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Tuesday 22 Aug 2017 | 00:18 | SYDNEY
Tuesday 22 Aug 2017 | 00:18 | SYDNEY

Amphibious ships: Let's make full use of them



8 August 2008 18:31

In answer to my proposal that the Navy's amphibious ships be classed as national logistical assets and operated by various agencies concerned with humanitarian tasks, Mark O'Neill says the right people must be put in charge of those ships to get the right effect. To illustrate the absurdity of my idea, he asks us to imagine a group of Rear Admirals in charge of the Australia Council.

But I've got a better one: how about putting a group of Rear Admirals in charge of Ausaid or Oxfam? That might go a bit off the rails too, given the navy devotes itself largely to war fighting and not to running large-scale relief operations. As Mark rightly points out, the ADF does do a tremendous amount of disaster relief work, and I have never suggested that ought to stop. But the ADF should be primarily concerned with defending Australia, and in these amphibious ships, they are acquiring assets with a marginal role in that task.

So by all means, exploit the Navy's capability to sail and maintain these ships, but treating them purely as naval assets rather than as humanitarian ones is, as I said, a fiction. They will almost certainly never be used for their primary purpose, so to fully exploit the capability of these ships in the role they are most likely to play, why not give other agencies a piece of the ownership?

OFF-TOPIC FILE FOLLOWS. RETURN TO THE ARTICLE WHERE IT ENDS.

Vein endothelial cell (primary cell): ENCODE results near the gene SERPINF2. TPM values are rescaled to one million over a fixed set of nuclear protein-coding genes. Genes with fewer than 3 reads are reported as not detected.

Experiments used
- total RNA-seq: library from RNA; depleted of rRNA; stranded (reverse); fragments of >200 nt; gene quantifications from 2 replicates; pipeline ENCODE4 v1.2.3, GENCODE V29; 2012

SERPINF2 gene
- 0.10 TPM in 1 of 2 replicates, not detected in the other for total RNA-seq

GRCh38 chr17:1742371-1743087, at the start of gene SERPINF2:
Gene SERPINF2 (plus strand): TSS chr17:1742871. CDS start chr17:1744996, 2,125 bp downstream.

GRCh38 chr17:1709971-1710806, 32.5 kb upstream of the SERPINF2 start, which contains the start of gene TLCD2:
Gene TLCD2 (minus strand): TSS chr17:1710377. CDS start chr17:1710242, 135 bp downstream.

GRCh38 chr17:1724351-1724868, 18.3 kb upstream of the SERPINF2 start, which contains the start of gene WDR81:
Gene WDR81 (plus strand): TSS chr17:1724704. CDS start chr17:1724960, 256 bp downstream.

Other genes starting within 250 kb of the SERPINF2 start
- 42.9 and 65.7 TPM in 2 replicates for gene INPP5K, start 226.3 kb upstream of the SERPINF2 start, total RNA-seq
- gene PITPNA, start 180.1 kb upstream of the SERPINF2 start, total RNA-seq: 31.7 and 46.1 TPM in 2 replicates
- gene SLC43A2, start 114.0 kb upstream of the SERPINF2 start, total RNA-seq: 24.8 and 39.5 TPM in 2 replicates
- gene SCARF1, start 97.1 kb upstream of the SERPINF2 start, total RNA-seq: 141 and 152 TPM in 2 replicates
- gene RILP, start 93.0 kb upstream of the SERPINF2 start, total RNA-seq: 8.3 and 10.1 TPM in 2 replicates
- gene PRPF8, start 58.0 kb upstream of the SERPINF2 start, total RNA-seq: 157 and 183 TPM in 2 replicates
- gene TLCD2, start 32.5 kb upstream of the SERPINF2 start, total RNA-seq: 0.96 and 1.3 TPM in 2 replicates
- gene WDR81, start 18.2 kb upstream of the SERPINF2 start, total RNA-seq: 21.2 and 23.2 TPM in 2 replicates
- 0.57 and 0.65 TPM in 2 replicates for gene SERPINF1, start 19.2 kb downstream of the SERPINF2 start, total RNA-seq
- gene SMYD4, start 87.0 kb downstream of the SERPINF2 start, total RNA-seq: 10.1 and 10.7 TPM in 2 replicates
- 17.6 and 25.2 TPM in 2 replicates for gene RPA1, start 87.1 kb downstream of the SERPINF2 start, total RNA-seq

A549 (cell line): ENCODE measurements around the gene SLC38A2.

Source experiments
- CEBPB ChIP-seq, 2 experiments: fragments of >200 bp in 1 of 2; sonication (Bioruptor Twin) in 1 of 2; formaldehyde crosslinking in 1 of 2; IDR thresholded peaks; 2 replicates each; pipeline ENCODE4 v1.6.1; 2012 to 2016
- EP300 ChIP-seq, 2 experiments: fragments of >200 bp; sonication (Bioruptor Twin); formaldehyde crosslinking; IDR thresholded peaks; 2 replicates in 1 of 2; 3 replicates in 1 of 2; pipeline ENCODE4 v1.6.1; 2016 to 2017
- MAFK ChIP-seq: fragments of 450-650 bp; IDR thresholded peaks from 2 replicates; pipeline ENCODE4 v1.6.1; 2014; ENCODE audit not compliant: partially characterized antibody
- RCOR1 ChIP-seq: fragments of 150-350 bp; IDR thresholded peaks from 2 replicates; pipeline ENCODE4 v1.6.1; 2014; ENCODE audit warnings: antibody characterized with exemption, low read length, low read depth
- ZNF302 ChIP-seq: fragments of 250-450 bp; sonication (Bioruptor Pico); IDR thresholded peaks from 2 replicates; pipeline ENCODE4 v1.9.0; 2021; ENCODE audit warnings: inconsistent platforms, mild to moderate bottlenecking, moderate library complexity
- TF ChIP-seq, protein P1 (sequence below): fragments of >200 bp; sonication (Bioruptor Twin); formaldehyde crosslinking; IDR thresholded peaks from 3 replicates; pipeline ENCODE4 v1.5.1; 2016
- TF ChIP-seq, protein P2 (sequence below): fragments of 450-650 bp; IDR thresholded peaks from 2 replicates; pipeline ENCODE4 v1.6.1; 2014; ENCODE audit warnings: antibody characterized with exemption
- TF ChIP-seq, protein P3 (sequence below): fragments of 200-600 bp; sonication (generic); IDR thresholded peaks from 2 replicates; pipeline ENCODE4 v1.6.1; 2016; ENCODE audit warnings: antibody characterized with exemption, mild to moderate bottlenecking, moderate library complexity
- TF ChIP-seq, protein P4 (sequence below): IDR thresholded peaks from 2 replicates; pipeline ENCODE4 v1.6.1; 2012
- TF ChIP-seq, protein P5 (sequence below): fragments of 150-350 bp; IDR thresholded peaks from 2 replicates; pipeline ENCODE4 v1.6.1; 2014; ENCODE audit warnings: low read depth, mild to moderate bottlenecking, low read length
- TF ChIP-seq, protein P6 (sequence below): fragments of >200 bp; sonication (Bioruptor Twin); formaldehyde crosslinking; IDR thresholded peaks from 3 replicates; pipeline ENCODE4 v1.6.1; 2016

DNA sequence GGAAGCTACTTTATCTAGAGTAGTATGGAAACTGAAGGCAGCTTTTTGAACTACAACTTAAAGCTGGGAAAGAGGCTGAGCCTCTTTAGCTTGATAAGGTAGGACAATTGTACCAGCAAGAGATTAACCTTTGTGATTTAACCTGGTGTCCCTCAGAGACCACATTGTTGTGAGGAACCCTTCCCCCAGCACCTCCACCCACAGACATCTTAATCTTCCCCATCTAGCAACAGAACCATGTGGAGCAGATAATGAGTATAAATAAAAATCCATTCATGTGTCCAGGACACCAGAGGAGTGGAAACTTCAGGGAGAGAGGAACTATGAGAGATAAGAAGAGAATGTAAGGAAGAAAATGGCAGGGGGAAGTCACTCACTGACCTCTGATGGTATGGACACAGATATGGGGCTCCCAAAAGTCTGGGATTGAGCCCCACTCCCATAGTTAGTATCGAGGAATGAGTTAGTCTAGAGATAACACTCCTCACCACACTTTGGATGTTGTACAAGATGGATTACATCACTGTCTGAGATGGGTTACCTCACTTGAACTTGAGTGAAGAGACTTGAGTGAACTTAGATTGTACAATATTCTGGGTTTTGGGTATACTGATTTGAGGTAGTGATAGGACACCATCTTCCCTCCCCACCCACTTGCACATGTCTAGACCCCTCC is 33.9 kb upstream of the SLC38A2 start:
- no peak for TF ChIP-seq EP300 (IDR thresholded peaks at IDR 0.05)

Now, how do I know for sure the amphibious ships won't ever play a part in a war? As Mark says, the future is unknowable, and he argues we should therefore not take the risk of 'demilitarising' these ships — we might need them one day for a fight. Mark is right about the future, but wrong about what it means for defence planning. The unpredictability of the future does not absolve us of the need to plan for likely contingencies, it just makes it harder. If Mark took his own position seriously, he'd have to advocate radically higher defence spending. After all, how can we ever know for sure that Australia won't be invaded by the US? We don't. We just think it's unlikely, so we wisely spend our money elsewhere.

But of course, there are more realistic contingencies in which the amphibious ships could be useful. They would have been mighty handy during the 1999 Timor operation, for instance. But what was needed then was a big hull with command and control facilities, helicopters, a hospital, fuel and and clean water. There's no reason why the new amphibious ships could not still play such a role in a future contingency. But equally, there's no reason why the asset has to belong solely to the ADF in order to accomplish that mission. After all, the ADF routinely hires civilians to transport its goods and conduct various logstics tasks. Why should this be any different?

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